New York-based photographer Donavon Smallwood’s recent series, “Languor,” considers the poetic and allegorical links between Black people and nature. Weaving together portraits and landscapes taken throughout New York City’s Central Park, the serenity found in Smallwood’s photographs exists in contrast with Central Park’s dark history of land acquisition, during which an entire community of landowning African-Americans was stripped of their property and homes through the City’s use of eminent domain.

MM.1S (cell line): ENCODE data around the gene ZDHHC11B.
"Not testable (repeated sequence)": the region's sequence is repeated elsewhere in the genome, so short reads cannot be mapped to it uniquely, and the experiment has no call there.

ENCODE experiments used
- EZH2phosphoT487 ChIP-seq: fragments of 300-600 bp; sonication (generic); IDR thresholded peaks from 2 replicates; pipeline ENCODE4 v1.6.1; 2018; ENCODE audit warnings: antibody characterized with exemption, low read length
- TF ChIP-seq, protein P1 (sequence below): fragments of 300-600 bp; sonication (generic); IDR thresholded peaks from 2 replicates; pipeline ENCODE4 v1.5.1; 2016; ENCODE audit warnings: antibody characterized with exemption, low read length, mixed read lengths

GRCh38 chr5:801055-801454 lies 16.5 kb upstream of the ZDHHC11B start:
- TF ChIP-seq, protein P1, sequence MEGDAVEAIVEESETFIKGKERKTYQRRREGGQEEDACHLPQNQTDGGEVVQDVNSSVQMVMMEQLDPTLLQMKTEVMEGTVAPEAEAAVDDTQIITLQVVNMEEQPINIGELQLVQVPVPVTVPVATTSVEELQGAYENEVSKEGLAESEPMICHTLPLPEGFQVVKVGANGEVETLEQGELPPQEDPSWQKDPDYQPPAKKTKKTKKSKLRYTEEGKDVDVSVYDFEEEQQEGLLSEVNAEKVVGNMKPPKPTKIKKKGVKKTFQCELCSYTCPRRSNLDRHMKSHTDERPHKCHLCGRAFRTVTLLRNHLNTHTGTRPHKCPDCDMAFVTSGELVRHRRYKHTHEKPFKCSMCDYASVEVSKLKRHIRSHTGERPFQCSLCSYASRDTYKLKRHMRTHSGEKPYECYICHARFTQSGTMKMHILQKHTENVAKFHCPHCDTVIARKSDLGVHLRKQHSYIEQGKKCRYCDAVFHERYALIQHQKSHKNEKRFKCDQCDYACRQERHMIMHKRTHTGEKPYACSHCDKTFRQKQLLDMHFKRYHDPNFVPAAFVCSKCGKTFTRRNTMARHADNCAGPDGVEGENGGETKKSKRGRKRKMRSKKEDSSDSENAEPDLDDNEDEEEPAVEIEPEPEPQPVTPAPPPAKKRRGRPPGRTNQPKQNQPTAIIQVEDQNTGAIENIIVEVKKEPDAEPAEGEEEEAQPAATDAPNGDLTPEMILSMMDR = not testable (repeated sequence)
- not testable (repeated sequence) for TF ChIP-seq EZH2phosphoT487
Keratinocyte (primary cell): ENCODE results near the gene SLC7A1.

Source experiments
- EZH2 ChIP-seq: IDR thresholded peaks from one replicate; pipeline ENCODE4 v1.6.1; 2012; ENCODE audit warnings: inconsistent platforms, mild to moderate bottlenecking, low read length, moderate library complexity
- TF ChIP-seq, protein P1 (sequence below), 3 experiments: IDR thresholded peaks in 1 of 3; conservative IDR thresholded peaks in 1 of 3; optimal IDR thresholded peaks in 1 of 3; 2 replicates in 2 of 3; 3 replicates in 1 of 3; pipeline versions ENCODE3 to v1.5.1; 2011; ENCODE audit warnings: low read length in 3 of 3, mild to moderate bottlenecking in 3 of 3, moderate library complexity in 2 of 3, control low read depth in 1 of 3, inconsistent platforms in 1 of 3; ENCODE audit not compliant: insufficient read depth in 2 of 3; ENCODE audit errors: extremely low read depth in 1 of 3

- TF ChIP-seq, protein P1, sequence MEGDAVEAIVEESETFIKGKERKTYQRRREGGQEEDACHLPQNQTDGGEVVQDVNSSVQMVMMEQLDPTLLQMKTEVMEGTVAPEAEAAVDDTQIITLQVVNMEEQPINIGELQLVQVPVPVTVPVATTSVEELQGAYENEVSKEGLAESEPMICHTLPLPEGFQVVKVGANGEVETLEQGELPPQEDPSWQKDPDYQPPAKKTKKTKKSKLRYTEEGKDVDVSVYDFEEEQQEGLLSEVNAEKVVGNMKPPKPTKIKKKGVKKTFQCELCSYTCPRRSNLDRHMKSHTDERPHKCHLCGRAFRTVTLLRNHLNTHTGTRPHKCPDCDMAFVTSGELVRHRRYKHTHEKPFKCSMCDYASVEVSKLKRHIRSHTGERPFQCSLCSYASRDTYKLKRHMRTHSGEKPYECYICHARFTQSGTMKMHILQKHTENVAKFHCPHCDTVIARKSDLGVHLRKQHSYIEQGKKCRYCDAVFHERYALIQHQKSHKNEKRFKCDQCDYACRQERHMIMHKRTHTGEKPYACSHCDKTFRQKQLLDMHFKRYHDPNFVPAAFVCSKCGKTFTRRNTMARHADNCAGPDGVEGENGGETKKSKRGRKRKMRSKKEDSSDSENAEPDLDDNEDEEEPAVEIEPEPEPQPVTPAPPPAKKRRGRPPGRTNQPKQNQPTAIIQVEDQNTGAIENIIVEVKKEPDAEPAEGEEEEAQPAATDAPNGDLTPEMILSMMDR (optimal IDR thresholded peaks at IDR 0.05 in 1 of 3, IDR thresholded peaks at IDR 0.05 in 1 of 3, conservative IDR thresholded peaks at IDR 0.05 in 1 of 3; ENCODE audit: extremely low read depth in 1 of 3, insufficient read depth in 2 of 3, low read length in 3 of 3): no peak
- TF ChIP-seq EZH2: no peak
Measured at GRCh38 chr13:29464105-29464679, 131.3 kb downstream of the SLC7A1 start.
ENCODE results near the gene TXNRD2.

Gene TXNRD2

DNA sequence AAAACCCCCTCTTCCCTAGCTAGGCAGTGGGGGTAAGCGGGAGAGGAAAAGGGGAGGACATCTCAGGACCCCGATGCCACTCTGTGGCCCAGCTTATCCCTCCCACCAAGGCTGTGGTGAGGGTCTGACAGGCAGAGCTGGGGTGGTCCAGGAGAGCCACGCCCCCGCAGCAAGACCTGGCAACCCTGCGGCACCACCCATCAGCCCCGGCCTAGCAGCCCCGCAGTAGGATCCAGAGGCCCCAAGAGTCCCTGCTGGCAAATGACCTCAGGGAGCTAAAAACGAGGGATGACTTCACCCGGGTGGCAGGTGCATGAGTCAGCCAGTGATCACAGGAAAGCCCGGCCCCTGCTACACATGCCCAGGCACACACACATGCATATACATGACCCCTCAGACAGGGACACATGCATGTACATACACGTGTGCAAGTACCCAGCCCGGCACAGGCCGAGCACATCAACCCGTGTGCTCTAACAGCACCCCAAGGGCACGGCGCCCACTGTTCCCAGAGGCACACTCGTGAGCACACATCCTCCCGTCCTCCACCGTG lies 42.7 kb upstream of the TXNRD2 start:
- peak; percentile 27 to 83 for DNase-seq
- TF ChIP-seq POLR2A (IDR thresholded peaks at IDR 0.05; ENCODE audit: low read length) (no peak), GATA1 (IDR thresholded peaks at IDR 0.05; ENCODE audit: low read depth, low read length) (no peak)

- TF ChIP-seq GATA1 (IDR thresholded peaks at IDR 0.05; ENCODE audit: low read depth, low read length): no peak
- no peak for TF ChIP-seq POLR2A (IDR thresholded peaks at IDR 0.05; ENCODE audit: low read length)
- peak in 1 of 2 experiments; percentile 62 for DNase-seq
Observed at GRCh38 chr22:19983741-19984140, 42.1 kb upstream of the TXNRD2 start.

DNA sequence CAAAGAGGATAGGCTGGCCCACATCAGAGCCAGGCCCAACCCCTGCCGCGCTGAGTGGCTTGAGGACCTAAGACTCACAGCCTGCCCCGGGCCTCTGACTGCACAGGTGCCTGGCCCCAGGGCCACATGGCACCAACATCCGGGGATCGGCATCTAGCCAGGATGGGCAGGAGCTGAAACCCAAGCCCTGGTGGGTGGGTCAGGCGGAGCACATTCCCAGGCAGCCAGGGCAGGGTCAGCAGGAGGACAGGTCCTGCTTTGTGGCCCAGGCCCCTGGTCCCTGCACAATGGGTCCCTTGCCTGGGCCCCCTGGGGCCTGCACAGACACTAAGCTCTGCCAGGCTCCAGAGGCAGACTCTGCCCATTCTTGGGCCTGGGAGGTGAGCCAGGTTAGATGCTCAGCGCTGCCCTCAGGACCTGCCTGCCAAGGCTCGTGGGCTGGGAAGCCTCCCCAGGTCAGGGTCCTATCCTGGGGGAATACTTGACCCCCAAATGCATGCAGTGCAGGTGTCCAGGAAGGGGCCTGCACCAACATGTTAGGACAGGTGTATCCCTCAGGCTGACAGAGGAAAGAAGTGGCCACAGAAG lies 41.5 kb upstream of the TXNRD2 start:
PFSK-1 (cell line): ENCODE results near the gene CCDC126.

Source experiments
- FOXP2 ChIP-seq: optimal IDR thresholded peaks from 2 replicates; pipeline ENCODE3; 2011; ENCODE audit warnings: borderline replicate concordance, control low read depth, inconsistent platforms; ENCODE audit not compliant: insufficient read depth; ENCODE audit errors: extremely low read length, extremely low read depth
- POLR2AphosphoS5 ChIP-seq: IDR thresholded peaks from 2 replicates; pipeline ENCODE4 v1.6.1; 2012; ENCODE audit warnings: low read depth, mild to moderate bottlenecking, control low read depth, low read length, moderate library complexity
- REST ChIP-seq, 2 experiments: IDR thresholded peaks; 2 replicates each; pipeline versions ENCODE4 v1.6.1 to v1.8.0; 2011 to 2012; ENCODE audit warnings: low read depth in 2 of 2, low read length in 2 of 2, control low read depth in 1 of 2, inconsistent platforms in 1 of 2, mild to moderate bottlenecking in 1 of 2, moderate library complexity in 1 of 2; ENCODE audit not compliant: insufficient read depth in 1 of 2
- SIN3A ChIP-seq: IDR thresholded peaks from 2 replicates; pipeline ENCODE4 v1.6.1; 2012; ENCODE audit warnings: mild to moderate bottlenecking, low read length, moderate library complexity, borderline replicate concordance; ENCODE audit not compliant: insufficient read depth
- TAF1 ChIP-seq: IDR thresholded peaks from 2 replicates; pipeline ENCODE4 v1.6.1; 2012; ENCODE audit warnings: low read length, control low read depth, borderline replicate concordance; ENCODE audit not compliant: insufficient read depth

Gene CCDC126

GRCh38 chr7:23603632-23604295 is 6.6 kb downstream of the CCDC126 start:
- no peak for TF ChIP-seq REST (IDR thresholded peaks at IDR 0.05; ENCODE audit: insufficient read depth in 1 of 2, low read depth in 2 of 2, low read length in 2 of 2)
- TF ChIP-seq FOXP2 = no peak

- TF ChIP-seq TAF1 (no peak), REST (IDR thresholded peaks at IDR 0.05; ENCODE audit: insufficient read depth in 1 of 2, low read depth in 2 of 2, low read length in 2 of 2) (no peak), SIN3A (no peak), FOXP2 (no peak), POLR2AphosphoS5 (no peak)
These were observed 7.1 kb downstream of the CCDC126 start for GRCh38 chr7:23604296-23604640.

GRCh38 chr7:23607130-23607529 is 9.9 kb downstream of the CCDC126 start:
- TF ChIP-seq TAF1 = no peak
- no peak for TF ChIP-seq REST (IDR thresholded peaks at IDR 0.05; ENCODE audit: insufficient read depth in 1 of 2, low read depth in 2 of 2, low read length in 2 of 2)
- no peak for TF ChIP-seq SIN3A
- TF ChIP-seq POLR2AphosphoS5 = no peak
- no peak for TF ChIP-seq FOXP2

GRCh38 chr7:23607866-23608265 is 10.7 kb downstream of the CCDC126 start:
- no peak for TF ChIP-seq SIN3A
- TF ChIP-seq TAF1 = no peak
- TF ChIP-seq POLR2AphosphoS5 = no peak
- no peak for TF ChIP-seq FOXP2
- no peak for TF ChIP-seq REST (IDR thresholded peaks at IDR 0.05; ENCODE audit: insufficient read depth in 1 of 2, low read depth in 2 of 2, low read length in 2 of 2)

Existing within the context of this harsh history, Smallwood’s portraits offer a reprieve from the surrounding chaos. As he explains, the series is “an examination of nature, the negation of civilization, home, and the possibility of escape; centering black tranquility among the chaos of nature space, history, and life today.”
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